Movie Reviews by Edwin Jahiel

Brotherhood of the Wolf, The (Le Pacte des Loups) (France, 2001) ** 1/2

Directed by Christophe Gans. Written by Gans & Stephane Cabel. Photography, Dan Laustsen. Editing, David Wu, Sebastian Prangere. Production design, Guy Claude Francois. Cast: Samuel Le Bihan, Mark Dacascos, Emilie Dequenne, Vicent Cassel, Monic Bellucci, Jeremie Renier, Jean Yanne, Jean-Francois Stevenin, Hans Meyer, Edith Scob, et al. A Universal Focus release. 145 minutes. French with subtitles. R (intense violence, sex).

The setting is the district of Gevaudan, within Southern France's "Department" of Lozere, very mountainous and sparsely populated.

Between 1764 and 1767, a mysterious critter, "the Beast of Gevaudan" killed anywhere from 50 to 150 peasants (mostly women and children) or even more, depending on sources. (In the movie it is hundreds but then the more the merrier). On 17 June 1767 local nobles organized a mega-hunt. Game-keeper Jean Chastel caught up with the beast, killed it with one shot. The monster was not a wolf, but a mix of a huge mastiff or bulldog and some other type of canine.

The movie, one of the most lavish to come out of France, arranges matters fancifully. King Louis XV sends to the stricken area his favorite naturalist, a petty nobleman, the Chevalier Gregoire de Fronsac (Samuel Le Bihan).

Do not confuse naturalists and naturists, the latter meaning "nudists." Here the gentry live a fastuous life, wear chic clothes. Fronsac leads the events. He arrives with his bloodbrother and sidekick Mani,. They've been inseparable since the French and Indian Wars of North America. Mani is a Mohawk Indian.but looks nothing like it. He is played by Mark Dacascos, the famous Kung Fu and Karate champion who has been in a host of movies. He was born in Hawaii to Eurasian parents. Here he displays such amazing martial arts that he deserves a statue in Hong Kong.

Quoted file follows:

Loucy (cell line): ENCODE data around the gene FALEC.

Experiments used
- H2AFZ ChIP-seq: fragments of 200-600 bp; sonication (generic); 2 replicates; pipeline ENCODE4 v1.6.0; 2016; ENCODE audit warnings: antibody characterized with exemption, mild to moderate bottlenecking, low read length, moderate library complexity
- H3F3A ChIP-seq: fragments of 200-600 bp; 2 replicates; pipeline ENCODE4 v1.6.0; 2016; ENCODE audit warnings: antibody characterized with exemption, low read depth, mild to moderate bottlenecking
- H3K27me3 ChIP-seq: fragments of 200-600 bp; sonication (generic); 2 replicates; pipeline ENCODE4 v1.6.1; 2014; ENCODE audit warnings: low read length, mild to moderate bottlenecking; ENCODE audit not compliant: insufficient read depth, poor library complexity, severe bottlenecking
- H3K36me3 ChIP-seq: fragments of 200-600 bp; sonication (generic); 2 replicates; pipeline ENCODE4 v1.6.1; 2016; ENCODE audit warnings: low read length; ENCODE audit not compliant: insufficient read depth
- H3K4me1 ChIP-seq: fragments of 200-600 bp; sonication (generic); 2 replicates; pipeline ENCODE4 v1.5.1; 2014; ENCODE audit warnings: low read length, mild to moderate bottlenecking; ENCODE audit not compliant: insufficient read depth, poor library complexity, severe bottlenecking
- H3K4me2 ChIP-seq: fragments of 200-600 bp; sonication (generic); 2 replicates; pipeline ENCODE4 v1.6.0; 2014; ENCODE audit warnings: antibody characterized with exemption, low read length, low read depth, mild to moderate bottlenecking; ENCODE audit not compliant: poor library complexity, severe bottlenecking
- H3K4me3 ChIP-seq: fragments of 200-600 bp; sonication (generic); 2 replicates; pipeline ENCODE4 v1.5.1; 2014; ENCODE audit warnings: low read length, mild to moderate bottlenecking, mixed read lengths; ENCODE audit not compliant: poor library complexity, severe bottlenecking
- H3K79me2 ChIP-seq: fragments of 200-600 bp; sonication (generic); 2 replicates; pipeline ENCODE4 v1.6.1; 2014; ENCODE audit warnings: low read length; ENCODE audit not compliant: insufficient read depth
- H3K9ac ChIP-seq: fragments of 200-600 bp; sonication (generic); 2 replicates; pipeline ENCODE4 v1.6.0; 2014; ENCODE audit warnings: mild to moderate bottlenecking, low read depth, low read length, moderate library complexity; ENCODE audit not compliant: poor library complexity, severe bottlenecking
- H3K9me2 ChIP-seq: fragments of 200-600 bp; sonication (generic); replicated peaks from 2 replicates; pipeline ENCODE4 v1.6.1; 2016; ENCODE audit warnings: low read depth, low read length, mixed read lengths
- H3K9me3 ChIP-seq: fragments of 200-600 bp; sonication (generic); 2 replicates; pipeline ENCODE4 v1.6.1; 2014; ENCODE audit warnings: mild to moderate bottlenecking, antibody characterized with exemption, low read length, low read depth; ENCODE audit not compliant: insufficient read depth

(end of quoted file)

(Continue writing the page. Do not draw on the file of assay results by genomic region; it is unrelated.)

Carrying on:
Our film is one long, over-the-top-of-the-top shaggy wolf story, with a gallery of characters and another of borrowings, allusion, quotations, "homages" from and to a huge number of films. Fronsac, a cool fellow, among other activities tries to figure out if the beast is an animal, a man or a creature manipulated by a man.

This is essentially an American-style action flick which tips its many hats at Hollywood movies of many genres, from Indiana Jones pictures to the "Enter the Dragon" series, spaghetti westerns, horror, the supernatural and so on.

Director Christophe Gans (now 42), unknown in the USA, is a fanatical cinephile. His passion for, and knowledge of films are impressive. 20 years ago he had created an unconventional movie magazine,"Starfix," now defunct. Later he launched the magazine "HK" (for Hong Kong), HIs one previous feature, "Crying Freeman" (starring Mark Dacascos) was an homage to John Woo,

"Wolf" is so immensely ambitious that it soon becomes a mess, a hodgepodge that moves simultaneously in too many directions, has no true main thread, is full of digressions, lacks coherence, confuses you with beefcake, cheesecake, orgies of violence (including incest and rape), turns up the decibels, has fuzzy characters, serves big rations of "colorfulness," relishes overkill, ends up as a spurious product.

Its excesses and horrors times can be funny sometimes. Its main "raison d' etre" is as a stylistic exercise, an exploration of techniques. Mind you, the photography is superb, the sights can be splendid, the sets awesome. Some inventions work, e.g. the improbably chic bordello in the middle of nowhere. Others don't. The beast, when we see it, is vague and unconvincing. Sleight of hand and sleight of image are not enough. There's no shred of logic. The blend of Hollywood and French elegance is uneasy. Then there's that maniacal number of shots that follow the principle "if the camera can move, do it!"

You may enjoy the sheer look of the thing, but it is so confused that it reminds me of humorist Robert Benchley who, sent to Venice by a paper, immediately cabled his editor : "All streets under water. Please advise."

Copyright © Edwin Jahiel

Movie Reviews by Edwin Jahiel